They fear that surgical masks put the most vulnerable people at higher risk of catching Covid-19. N95s, which seal tighter to the face, offer better protection against the airborne virus, studies show. For more than a year, many have called on the Biden administration to change its guidance to offer more protection inside hospitals, even as mitigation measures have been dialed back and case counts decline.
And yet, patients across the country say they are often told to replace their N95s with surgical masks as they enter hospitals. One woman said she was told her mask could be carrying Covid on its surface. A Chicago facility, Northwestern Medicine, said it asks visitors to replace or cover their masks with a surgical mask provided by the hospital for quality control. And inside many hospitals, doctors and nurses often don surgical masks when treating patients, all in line with CDC recommendations.
“It’s baffling,” said Ezekiel Emanuel, a University of Pennsylvania bioethicist who has advised the Biden administration on its pandemic response. “This is something where the CDC has been on the wrong side for a long time.”
The concerns come as Covid cases in China, Hong Kong and across Europe spike, leading to fears among some public health experts that the United States is on the precipice of a spring surge.
The CDC and the White House’s Covid response team declined to comment but have argued that even in hospitals, surgical masks provide sufficient protection in many situations. The CDC has stopped short of recommending N95s universally and says the public can also wear cloth masks, which its studies found are the least effective in stopping Covid transmission.
Emanuel said that Massachusetts General Hospital recently requested his daughter to replace her N95 with a surgical mask when she went for a checkup. The facility cited quality control but “their ‘high quality’ was worse than the quality of the mask she was wearing,” he said.
The facility told POLITICO that it follows CDC guidance, and in late January started allowing patients to keep wearing N95s as long as they layer a hospital-provided surgical mask on top. The hospital’s associate infection control head, Erica Shenoy, said the hospital’s staff wear surgical masks alone, which she called “perfectly safe” and effective against Covid. The hospital doesn’t provide N95s, she said, partly because they are “more uncomfortable.”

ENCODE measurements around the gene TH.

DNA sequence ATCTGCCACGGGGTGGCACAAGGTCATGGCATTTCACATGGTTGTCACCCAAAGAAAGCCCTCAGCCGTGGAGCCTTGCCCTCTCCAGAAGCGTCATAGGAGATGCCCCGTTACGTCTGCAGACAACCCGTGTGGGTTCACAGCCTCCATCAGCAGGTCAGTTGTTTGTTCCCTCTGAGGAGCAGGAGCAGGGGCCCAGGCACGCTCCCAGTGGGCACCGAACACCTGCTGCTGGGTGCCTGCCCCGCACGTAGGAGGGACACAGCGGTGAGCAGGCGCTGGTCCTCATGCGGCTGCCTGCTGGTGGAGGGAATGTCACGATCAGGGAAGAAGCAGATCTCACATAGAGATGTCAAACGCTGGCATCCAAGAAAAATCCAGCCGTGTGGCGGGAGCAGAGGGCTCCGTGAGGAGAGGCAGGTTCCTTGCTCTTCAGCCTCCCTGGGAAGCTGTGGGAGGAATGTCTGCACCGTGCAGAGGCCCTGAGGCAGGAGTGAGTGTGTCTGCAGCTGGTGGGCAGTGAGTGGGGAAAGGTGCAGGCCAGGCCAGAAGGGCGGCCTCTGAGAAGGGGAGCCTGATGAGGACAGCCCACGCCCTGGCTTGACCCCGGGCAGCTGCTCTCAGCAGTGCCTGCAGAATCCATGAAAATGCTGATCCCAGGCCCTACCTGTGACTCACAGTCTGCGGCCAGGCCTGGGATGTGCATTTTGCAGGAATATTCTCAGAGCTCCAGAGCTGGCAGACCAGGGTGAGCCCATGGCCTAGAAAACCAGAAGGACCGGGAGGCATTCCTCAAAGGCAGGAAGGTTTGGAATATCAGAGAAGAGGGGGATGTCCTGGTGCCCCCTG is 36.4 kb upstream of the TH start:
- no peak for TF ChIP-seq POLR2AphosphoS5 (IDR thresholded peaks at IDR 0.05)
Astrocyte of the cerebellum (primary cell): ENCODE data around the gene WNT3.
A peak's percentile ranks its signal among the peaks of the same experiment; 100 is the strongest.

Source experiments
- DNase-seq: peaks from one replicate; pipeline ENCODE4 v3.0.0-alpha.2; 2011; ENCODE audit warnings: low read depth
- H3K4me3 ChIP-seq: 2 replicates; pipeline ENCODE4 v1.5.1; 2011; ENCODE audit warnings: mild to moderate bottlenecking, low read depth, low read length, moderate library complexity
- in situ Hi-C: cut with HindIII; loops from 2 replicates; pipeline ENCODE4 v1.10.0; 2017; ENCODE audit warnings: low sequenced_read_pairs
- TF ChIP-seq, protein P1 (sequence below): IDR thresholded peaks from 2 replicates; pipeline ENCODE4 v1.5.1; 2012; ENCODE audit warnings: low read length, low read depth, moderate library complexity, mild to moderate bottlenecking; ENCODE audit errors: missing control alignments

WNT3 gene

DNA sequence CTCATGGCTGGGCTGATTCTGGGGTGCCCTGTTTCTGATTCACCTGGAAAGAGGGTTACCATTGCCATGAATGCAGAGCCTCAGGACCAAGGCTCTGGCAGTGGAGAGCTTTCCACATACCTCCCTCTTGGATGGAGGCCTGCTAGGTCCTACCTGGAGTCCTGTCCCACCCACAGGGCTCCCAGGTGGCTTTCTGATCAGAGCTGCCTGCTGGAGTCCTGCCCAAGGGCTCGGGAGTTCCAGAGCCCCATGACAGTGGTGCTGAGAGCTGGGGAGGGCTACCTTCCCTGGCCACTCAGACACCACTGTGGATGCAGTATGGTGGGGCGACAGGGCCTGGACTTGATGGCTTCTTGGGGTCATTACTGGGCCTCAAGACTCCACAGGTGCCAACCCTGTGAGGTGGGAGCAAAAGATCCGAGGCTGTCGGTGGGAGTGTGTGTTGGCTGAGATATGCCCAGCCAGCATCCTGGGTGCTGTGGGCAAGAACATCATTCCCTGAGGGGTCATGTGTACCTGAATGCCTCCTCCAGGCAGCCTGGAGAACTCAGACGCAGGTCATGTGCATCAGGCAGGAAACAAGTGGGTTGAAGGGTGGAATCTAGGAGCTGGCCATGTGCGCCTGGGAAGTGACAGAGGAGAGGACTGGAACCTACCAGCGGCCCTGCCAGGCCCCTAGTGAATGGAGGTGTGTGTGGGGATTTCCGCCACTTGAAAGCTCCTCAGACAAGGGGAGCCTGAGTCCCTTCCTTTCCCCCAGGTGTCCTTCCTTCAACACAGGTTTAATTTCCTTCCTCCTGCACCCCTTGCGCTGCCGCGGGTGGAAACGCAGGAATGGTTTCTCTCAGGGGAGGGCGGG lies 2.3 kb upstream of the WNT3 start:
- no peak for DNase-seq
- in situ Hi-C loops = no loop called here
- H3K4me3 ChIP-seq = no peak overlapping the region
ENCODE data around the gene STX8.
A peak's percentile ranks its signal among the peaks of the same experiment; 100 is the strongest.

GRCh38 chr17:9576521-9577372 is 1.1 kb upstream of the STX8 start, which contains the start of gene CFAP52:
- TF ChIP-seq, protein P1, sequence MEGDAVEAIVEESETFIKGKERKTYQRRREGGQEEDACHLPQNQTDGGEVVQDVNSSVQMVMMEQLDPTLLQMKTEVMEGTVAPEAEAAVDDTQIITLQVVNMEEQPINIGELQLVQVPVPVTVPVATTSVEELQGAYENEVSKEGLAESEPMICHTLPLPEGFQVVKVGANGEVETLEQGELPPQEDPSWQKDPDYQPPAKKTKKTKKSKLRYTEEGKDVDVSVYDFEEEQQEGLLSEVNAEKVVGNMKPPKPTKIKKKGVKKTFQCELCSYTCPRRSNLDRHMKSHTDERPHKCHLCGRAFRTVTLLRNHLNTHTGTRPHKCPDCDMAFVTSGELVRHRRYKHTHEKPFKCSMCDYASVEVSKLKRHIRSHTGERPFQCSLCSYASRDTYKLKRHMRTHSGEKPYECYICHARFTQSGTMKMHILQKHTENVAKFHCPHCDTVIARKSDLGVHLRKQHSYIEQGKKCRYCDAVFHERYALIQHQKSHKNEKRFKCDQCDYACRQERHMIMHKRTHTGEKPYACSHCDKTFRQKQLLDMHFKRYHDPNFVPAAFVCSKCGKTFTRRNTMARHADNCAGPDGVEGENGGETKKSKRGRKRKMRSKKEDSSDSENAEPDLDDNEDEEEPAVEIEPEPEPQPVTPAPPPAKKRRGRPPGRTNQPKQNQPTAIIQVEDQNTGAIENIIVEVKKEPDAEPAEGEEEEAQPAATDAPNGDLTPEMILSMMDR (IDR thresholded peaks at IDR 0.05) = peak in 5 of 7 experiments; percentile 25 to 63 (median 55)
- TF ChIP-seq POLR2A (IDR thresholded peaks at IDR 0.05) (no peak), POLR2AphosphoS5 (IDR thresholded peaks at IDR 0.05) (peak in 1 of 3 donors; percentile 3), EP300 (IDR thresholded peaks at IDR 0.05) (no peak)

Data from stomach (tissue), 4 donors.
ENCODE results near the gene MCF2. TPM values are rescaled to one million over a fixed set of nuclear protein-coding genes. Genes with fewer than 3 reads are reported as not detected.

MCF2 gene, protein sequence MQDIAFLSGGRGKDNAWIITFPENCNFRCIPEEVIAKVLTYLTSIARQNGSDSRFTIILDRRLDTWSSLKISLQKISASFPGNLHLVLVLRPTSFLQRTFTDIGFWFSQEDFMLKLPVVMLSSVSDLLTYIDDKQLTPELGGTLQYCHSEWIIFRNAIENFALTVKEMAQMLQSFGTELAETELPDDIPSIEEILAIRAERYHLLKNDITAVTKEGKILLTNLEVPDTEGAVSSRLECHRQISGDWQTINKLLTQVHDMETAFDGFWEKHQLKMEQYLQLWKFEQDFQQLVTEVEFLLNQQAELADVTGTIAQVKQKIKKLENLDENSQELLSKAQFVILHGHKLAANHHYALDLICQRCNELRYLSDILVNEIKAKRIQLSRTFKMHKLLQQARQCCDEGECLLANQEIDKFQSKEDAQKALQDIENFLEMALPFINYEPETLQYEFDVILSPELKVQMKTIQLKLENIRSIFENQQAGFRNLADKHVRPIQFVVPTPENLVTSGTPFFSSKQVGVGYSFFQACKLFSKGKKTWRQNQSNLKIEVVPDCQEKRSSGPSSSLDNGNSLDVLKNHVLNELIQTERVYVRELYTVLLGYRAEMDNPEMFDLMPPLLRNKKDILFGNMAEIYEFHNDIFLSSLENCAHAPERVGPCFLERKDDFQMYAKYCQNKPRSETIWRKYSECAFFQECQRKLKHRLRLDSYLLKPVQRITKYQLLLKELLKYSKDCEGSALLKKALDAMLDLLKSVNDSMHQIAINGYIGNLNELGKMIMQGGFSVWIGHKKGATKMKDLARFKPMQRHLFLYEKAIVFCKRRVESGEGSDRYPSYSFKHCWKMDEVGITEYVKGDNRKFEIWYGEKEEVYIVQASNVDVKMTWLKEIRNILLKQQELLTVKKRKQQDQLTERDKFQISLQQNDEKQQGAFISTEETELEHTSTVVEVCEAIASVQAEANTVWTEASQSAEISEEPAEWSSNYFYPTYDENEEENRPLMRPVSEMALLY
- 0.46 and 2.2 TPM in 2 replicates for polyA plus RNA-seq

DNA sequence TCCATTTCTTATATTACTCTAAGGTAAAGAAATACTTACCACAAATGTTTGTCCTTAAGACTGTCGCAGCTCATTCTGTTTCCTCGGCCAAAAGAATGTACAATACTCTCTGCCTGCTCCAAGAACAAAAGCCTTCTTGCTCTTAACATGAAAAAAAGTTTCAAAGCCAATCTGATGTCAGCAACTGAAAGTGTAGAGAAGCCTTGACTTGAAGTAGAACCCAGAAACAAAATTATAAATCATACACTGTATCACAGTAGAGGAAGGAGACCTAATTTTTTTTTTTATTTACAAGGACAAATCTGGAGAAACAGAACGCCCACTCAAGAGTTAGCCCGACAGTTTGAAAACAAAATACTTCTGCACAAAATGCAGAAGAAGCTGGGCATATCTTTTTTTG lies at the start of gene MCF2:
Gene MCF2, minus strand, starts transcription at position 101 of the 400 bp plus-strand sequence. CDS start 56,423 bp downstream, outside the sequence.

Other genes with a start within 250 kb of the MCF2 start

While daily infections are down roughly 95 percent from their January peak, Covid-19 can still be deadly for the elderly, vulnerable or immunocompromised patients who find themselves in the hospital. And infections of healthy, vaccinated people can also lead to long Covid, an array of barely understood, potentially debilitating medical conditions that can last for months to years.
A recent POLITICO analysis found that more than 3,000 patients were infected with Covid each week in January, during the Omicron wave.
Michael Osterholm, an infectious disease specialist who advises the Biden administration, said there is “no doubt” that the lack of the more-protective face masks contributed to those grim totals.
Osterholm wrote to CDC Director Rochelle Walensky and other senior officials shortly after the inauguration, urging the CDC to recommend N95s for all workers.
No one responded, he said.
Advocates for those with disabilities and the immunocompromised have pleaded with the administration to recommend N95s for everyday use in indoor public places. The CDC declined to do so and acknowledged in January that cloth masks provide less protection than surgical masks or N95s. Last week, the CDC released new guidance that removed any mask recommendation for 98 percent of the country.
A group of infectious disease experts, including Emanuel, released a road map this month they hope will influence the administration’s pandemic response. Among the report’s recommendations is to improve the quality of masks that Americans wear. Their report cites research showing that N95s provide several hours more of protection against Covid-19 than cloth and surgical masks, where protection may last only minutes.
The CDC also waited until January before telling Americans they could use N95s without harming the health workers who need them — more than a year after the supply crisis for the masks had ended.
“The CDC has been years behind on the science,” said Osterholm, one of the advisers to the administration.